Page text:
All posts in “Ceo”

How the Apple Watch changed the world

In 2015 Switzerland was fucked. This blunt belief, grunted out by Apple’s Jony Ive and repeated by the media as a death knell for the watch industry, seemed to define a sad truth: that the Swiss watch was dead and Apple pulled the trigger.

Now, three years and four Apple Watches later, was Ive right? Did Apple change the world? And, most importantly, did Switzerland survive?

As you might have noticed the Swiss watch industry is still standing. The major Swiss houses – LVMH, Richemont, and Swatch Group – are seeing a major uptick in sales, especially in the US. According to the Federation of the Swiss Watch Industry, sales are up 5.5% year-over-year, a bit of news that was, amusingly, almost buried by the onslaught of Apple Watch Series 4 reviews.

This increase of US sales bucked a major trend this year and one market insider, who preferred to remained anonymous, noted that all of his sales contacts are seeing increased sales in the $3,000 and above watch category. While the low-cost fashion watches were, as he said, “decimated,” the luxury market is growing. But why?

According to Swatch Group, Swiss watch exports rose 4.8 percent compared with last year and, according to a Reuters report, “first-quarter watch exports rose 10.1 percent, the highest quarterly growth rate since mid-2012, according to figures from the Federation of the Swiss Watch Industry.”

“You know we saw an end of the year that was very strong – double-digit growth – and now it continues, so every month is a record month for us,” Swatch Group CEO Nick Hayek told CNBC. In short, the industry is back from an all-time low after the recession.

Watch analysts believe that Apple created a halo effect. Of the millions of people who bought and wore an Apple Watch, a majority had never worn or thought about wearing a watch. Once they tried the Apple Watch, however, and outfitted it with leather bands, fancy Milanese loops, and outfit-matching colors the attitude changed. If wearing watches is so fun and expressive, why not try other, more storied pieces? The numbers are hard to find (watchmakers are notoriously secretive) but I’ve found that my own watch obsessives site, WristWatchReview, saw a solid uptick in traffic in 2015, one that continued, for the most part, into 2018. One year, 2017, was considerably lower because my server was failing almost constantly.

What does this mean for the watch? First, it means that, like vinyl, a new group of obsessives are taking up the collector’s mantle after discovering the implicit value of more modern forms of the same thing. An Apple Watch is a gateway drug to a Tissot which is a gateway drug to a classic tropical Rolex Submariner on a signed band just as your first Radiohead MP3 leads to buying a turntable, an amp, a Grado cartridge, and a pressing of Moon Shaped Pool.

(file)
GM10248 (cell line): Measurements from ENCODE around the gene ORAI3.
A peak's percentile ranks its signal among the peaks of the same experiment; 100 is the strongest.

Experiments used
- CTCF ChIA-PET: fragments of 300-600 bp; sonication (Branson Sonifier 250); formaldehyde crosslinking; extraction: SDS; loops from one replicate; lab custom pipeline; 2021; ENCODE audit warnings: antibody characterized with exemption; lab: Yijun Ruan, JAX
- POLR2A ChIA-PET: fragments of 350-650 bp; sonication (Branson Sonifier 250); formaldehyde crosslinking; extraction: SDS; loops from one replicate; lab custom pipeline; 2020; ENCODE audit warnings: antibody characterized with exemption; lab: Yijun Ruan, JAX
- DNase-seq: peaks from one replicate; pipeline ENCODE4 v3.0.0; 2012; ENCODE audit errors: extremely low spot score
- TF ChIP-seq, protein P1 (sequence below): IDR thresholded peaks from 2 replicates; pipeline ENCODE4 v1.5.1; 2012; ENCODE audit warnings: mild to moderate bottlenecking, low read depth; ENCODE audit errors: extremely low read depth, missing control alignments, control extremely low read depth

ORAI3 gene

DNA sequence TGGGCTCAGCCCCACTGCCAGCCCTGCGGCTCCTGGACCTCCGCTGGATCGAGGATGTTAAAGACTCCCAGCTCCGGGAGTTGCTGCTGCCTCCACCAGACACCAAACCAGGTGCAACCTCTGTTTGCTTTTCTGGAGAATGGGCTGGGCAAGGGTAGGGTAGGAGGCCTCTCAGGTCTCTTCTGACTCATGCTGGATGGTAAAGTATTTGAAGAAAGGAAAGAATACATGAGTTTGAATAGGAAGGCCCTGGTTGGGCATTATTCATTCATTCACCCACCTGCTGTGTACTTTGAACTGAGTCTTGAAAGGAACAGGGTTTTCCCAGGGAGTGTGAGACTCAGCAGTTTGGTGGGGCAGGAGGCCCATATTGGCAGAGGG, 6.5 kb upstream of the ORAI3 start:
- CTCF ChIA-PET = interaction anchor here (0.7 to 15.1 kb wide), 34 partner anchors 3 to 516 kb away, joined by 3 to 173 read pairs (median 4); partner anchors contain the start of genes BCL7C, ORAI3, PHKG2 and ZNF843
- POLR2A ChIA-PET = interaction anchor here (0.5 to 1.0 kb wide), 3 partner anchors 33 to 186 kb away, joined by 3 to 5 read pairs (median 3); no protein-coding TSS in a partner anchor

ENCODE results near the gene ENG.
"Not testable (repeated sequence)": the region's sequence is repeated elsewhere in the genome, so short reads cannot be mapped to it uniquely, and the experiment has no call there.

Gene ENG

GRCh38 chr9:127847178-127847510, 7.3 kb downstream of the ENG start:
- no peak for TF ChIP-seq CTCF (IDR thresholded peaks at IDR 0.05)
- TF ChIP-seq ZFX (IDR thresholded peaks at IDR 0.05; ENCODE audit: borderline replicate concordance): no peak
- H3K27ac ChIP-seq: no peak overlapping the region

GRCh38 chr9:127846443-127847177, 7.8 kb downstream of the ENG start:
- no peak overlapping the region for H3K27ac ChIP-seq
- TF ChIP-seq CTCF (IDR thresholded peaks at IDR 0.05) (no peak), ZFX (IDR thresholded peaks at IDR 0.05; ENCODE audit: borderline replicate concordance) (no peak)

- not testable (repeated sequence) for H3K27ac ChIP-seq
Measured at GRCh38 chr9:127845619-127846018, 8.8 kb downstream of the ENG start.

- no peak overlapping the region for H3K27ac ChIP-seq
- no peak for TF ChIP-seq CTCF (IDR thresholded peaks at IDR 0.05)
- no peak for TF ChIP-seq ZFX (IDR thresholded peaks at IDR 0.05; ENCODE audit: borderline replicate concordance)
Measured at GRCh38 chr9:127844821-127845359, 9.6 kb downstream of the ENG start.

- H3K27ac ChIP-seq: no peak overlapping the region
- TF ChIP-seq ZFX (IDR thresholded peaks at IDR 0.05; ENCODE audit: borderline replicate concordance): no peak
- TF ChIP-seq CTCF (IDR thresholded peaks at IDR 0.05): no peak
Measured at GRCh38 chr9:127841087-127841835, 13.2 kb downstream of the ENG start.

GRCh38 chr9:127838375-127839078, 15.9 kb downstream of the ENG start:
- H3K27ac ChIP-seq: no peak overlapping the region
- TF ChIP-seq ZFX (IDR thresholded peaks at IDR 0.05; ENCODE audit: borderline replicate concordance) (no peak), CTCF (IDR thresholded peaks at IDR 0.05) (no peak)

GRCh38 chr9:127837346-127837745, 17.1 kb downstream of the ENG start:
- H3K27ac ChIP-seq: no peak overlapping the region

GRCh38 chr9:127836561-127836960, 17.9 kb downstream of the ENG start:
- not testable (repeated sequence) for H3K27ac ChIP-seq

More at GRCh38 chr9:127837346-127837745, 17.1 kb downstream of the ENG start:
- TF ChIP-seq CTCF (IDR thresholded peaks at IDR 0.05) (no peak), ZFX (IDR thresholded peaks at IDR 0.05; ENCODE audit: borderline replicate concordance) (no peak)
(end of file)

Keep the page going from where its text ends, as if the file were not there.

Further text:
“In high school I wore a pebble for a while,” said Brady, a 20-year-old college sophomore I spoke to. “As an easily-distracted high school student, even though this wearable was very primitive tech, it consumed a lot of my attention when it wasn’t appropriate to be on my phone – which meant also not appropriate to be on my watch. I then shifted to Nixon quartz ‘fashion watches ‘and i was happy knowing they kept good reliable time. Then I got a Seiko SNK805 automatic. I don’t have a single non-mechanical watch due to my respect for the craftsmanship!”

Wearables are changing, as well, pushing regular watches back into the spotlight. As Jon Speer, VP at Greenlight.Guru, most wearables won’t look like watches in the next few years.

“I predict the next generation of wearables to blur the lines between tech accessory and medical device. These ‘devices’ will include capabilities such as measuring blood pressure, blood sugar, body temperature and more,” he said. “The FDA is working closely with industry partners to identify common roadblocks to innovation. The De Novo Program, the classification Apple pursued for the Apple Watch, is the category for medical devices that don’t fall within an existing classification. As we blend medical technology with consumer technology, I foresee the De Novo program being utilized by companies such as Fitbit and Garmin. As a consumer, I’m very excited for the potential and advancements.”

Thus the habit of wearing watch might stick even as the originators of that habit – a little square of steel and glass strapped to your wrist – disappears.

The new Apple Watch is very positively reviewed and Android Wear – as evidenced by companies like Montblanc selling very capable and fashion-forward smartwatches – is still a force to be reckoned with. Further, not everyone falls back into watch wearing after trying out the thing Jony Ive said would fuck Switzerland.

Watches are an acquired taste like craft beers, artisanal teas, and other Pinterest -ready pursuits. Sometimes simply strapping one to your wrist isn’t enough.

“I got the first gen Apple Watch,” said entrepreneur David Berkowitz. “I loved it, and then I stopped wearing it a bit. As I did, I lost the charger and never bothered replacing it. I haven’t worn it since and haven’t seriously considered getting a new one.”

“I’m just not that customer,” he said.

More than half of crypto news sites are pay-for-play